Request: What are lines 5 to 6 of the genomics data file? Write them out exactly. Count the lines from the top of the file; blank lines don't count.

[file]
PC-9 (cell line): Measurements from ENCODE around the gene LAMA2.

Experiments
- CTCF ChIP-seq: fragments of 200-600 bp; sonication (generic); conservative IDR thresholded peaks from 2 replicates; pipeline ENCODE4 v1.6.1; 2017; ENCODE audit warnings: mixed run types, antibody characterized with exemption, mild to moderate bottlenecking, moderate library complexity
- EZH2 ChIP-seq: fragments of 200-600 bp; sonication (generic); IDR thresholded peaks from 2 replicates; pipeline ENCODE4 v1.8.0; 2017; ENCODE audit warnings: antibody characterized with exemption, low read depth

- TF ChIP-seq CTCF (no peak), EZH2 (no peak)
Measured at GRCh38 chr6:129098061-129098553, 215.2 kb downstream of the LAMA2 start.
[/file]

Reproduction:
- TF ChIP-seq CTCF (no peak), EZH2 (no peak)
Measured at GRCh38 chr6:129098061-129098553, 215.2 kb downstream of the LAMA2 start.